For almost as long as I can remember, virtual reality has been perceived as the top of the mountain when it comes to interactive entertainment. The idea of being “in the game” has led to all sorts of interpretations in fiction, and it really seemed to gain traction throughout the 90s before fizzling out. But recently, there has been something of a resurgence of interest, and the likes of Facebook’s Oculus Rift, Valve’s Re Vive, and Sony’s Project Morpheus seem to be making some degree of headway towards making virtual reality an actual reality, so to speak.
As exciting as the prospect of being fully integrated into a game’s environment is, it’s honestly never really excited me all that much. I’ve been at a loss as to why, but somehow, it all clicked when watching this week’s episode of the GameTrailers show, “Huber Hype,” on the future of video games:
For those who can’t watch it for one reason or another, here’s the bit transcribed:
The year is 2038. I wake up… I go inside my game room, and there’s nothing but a table. I lay down on the table and I close my eyes, then I wake up in a distant and faraway land where giants are walking the earth, and I feel the thud with each step they take. Then all of a sudden, these cruisers come out of nowhere and blast them to bits! Rocks go flying by me, and this little giant girl comes up and say “Help! Help! Save me!”
I say “This way!” She follows me… we go down this cliff, and all of a sudden is this giant citadel. We go inside the village; there’s hundreds of people, everyone is talking to me. They feel alive, they feel real, and this girl… she’s actually a villain. She starts bashing these people that were once my friends, these strangers that took us into their land out of pity, and she starts murdering them one by one! And the look on those villagers’ faces, the betrayal in their eyes, pierce my soul and my heart… and I’ll never forget it.
I can’t lie: That does sound pretty awesome. I would indeed play a game like that, but…
But the fact is, for every game I play like that encompasses that sort of realism in its portrayal, I probably look at a dozen more which don’t fit that style at all. The Marios, the Kirbys, the Shovel Knights, the Sonic the Hedgehogs, to a somewhat lesser degree the Mega Man games. I think about those games that I love and hold so dearly and I think to myself “it would never work.”
Part of that comes from the fact that I often enjoy actually seeing the character I’m playing as in the game. I’ve seen people try their hand at creating things like a first-person Super Mario Bros. and the like, and as impressive as these efforts are, I feel like they’re missing a little something by not allowing you to see the character…
…to say nothing of the potential motion sickness issues. But I figure this is part of why I don’t tend to favor a lot of first-person games very much. Some, but again, that’s not a rabbit hole I go down very often.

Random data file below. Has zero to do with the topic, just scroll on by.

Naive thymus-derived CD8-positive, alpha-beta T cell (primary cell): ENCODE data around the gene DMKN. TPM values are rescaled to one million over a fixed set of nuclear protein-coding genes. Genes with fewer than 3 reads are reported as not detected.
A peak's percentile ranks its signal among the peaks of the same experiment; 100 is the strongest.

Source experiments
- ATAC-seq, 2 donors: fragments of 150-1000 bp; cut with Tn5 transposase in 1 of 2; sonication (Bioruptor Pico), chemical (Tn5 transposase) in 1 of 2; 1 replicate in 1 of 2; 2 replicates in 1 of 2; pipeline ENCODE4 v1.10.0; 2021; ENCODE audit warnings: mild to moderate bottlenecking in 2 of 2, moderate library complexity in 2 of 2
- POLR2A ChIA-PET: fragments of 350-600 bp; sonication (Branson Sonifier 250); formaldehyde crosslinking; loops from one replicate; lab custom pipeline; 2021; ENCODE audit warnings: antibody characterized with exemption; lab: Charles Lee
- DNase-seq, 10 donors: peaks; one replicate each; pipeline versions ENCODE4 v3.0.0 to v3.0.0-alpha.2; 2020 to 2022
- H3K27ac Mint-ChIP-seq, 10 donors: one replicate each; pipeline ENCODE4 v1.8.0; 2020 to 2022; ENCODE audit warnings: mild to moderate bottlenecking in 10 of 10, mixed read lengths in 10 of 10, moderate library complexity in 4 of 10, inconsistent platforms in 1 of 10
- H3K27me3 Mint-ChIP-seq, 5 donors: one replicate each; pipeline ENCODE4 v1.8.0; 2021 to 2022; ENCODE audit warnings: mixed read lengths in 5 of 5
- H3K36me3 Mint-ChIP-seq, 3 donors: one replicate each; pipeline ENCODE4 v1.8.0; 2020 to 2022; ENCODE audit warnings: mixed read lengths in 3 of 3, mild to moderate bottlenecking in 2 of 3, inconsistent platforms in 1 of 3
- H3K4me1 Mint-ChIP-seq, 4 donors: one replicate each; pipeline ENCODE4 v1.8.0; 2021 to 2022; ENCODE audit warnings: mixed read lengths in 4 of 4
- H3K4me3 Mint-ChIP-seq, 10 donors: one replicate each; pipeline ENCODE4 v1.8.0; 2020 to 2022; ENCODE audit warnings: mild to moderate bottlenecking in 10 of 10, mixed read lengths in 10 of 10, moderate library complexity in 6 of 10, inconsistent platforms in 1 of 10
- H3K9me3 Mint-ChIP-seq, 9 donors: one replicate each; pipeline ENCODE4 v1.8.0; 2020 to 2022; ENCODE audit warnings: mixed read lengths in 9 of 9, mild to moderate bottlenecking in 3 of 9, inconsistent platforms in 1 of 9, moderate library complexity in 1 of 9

Thinking on it further, what came to mind was “Okay, but what if there were some way you could see your character sometimes? Like a mirror?”
For something like a first-person Super Mario Bros., that would be one thing. But imagine an experience in which you are fully immersed into the environment — just like the “ideal” shown in movies and television shows. Imagine if you were in the Mushroom Kingdom and came across such a reflective surface, deciding to look into it. And looking back at you is Mario…
In a way, this goes back to my piece on why Mario and live action don’t tend to mix very well. How would something like essentially having your mind in Mario’s body really work? Would you even be able to function? Mario manages to get by because he is, for all intents and purposes, a cartoon.
His proportions are completely different to a normal human being, and animators work around that, but would your mind be able to wrap itself around a body so entirely different from what you know is real? If his arm bends at the elbow at a completely different distance than what you’re used to, if your shortened legs brought you that much closer to the ground than you’re used to, if your peripheral vision is affected by the curvature of Mario’s own face… could you handle it? Could you truly, naturally manage to function in this game world?
Or would they have to change Mario? Heck, would they even want to? I mean, remember how up in arms people got when SEGA gave Sonic taller proportions back in 2006? Would they have to remove Mario from the equation? If so, would there even be a point to a virtual reality Mario game?
Of course, the answers to such questions are no doubt years, if not decades away. Heck, it might even be that some of us for which it would be a concern might not even be alive by the time the technology allows for that degree of immersion.
Then there is the fact that, let’s face it, the tech is probably not going to be for everyone. Another aspect, motion control, has gone all but completely stagnant after the Wii hype fizzled out. There’s the issue of possible motion sickness to deal with, and of course there is how divergent the market has grown with regard to style, including retro trends.
I’d like to give virtual reality a shot, sure. But unless they find some other way to compensate for such issues, I think I’ll be okay sitting outside most of my interactive environments.